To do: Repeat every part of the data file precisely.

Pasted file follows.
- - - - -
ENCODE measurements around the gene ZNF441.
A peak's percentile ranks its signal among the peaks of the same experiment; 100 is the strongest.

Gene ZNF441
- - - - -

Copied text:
ENCODE measurements around the gene ZNF441.
A peak's percentile ranks its signal among the peaks of the same experiment; 100 is the strongest.

Gene ZNF441